Velocity spreads?

Discussion in 'Ammunition & Reloading' started by Coyotenator, Sep 29, 2012.

  1. Coyotenator

    Coyotenator New Member

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    I am doing load up for my REM 700VS in .243 Win. trying to wring the last bit of accuracy out of it.

    I have been able to get my velocity spreads inside of 1 percent(25 to 32 fps and an average of 3580 fps) and have a load that will pattern 5 shots at.429" at 100 yds., but I wonder if I can improve that if I can cut the spread?The pattern is mostly vertical.

    I was wondering what kind of velocity spreads you precision reloaders can hold a load to, what you do to get them that I might be missing, or if this is about as good as it gets or needs to be?

    Here are the steps I am taking.
    I am weighing and sorting cases fired in my rifle,neck sizing with a collet die,checking neck thickness and concentricity,uniforming primer pockets and flash holes,using match primers,weighing the charges to the best of my ability, and holding loaded length to the closest tolerances.This is a non-compressed load of 41.7 grns. of Varget with a 75 grn. Hornady V-MAX.and a COAL of 2.612".This is .005" off the rifling and seems to be where the sweet spot is.
     
  2. nitestalker

    nitestalker New Member

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    That is not a custom barreled target rifle. It looks like to me you are getting close to custom rifle results. I think you are doing damn good.:)
     

  3. stephencollins

    stephencollins New Member

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    I'm loading .222 with 21.5 RL-7 (a bit over max but no pressure signs), 50gr speer tnt, and doing all the stuff you are. I'm getting a spread of about 25 fps with an average of 3270 fps. Sounds like you're doing everything right. The only way to improve now is to try different charges or even powder to see if the rifle prefers it a bit faster/slower but I'm more than happy with what I've got and will stick with it.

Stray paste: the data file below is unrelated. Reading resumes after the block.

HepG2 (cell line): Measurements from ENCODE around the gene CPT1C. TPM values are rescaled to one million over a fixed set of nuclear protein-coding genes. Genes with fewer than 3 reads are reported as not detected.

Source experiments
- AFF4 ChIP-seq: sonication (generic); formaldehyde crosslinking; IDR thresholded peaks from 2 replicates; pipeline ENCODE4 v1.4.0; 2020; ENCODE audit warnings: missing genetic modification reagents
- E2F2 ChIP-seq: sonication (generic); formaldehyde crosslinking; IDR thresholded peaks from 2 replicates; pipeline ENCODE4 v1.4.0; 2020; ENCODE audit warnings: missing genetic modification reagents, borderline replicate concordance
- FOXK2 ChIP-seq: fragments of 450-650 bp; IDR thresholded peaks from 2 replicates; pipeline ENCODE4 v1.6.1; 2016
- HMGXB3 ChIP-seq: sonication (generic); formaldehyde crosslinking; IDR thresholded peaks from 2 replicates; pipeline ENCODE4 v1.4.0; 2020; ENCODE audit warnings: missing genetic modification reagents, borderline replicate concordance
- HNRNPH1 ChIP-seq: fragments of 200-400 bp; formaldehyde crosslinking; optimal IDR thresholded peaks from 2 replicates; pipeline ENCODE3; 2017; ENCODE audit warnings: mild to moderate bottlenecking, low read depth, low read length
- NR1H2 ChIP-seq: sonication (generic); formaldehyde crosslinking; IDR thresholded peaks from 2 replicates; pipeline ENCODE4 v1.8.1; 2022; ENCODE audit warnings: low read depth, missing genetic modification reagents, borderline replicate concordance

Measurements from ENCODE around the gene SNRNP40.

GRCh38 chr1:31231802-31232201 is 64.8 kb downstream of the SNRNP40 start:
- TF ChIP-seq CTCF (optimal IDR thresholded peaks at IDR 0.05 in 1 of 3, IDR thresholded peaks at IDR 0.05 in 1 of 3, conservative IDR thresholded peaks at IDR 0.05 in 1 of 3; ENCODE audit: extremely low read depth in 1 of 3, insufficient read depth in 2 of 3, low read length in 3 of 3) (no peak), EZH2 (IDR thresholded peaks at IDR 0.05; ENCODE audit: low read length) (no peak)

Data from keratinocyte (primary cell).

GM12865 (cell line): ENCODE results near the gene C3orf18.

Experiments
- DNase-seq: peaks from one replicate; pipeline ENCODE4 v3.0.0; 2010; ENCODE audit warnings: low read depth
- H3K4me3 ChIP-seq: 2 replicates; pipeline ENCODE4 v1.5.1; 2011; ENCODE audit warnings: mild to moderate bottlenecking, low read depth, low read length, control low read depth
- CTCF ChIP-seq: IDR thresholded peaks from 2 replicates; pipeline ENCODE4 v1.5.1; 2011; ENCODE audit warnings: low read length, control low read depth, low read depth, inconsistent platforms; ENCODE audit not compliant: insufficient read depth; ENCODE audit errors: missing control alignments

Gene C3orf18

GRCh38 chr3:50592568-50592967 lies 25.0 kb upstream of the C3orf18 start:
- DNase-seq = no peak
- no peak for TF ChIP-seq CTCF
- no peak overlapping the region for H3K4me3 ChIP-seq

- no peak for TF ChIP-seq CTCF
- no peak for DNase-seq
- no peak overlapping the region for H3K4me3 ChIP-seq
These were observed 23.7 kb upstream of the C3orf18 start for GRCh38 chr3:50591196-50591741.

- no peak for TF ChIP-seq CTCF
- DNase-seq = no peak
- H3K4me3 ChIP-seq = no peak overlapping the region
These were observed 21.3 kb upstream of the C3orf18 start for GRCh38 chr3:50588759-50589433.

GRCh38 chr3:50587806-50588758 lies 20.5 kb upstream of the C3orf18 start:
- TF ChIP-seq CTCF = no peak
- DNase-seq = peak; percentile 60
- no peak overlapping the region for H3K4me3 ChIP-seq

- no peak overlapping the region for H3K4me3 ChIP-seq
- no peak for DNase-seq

4. Txhillbilly

    Txhillbilly Active Member

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    I used to be real anal about my reloading process too,but have found over the years,unless your shooting for competition none of all the weighing/sorting really matters that much shooting a bullet that's designed for hunting.
    Today,the only thing I sort is the headstamps on the brass.I trim all the brass to the same length,use standard primers-unless the load calls for Magnum primers.I clean the primer pockets,but don't waste time uniforming them.
    I use a RCBS Uniflow/Redding BR-3/Smart Reloader electric powder dispensers for all my powder charging,and most of my loads vary 50fps or less velocity speeds between rounds.
    Almost all of my rifles will shoot under .500" groups,with several shooting .250" and under when I'm on my game.

    You just have to find the right bullet/powder combination for each rifle,and fine tune the load.You really don't have to do all of the extra things the Benchrest guy's do.Those guy's can be a little "Nutty"!
     
  5. robocop10mm

    robocop10mm Lifetime Supporting Member Lifetime Supporter

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    Your gun is not shooting "spreads", it is shooting very respectable GROUPS. Sub half inch in the .243 is pretty damn good. Don't sweat it.
     
  6. jpattersonnh

    jpattersonnh Active Member

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    Robo, I say this very gently. His spread is in velocity, his is incorrect in stating he shoots patterns, those are the groups.

    OP Shotguns pattern, rifles shoot groups. Are you shooting 3 or 5 round strings? For the average shooter, you're not doing badly. Sometimes you find a powder that just works w/ a specific bullet because of the weight and design.
     
    Last edited: Oct 3, 2012
  7. locutus

    locutus Well-Known Member Supporter

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    32 FPS velocity spread is outstanding. I would consider that load a "keeper."
     
  8. Coyotenator

    Coyotenator New Member

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    Thanks for all the feedback.

    This is the first time I have done load-up when I had a chrono of my own and I wasn't sure if 1 percent spread was good enough, or whether there was still something that I could do to tighten that up and shrink the group.I feel pretty good with what I have , but always want more if I can get it.

    If the bloody wind will ever give me a window of opportunity, I will see how it shoots at 250 yards as that is where I want it zeroed.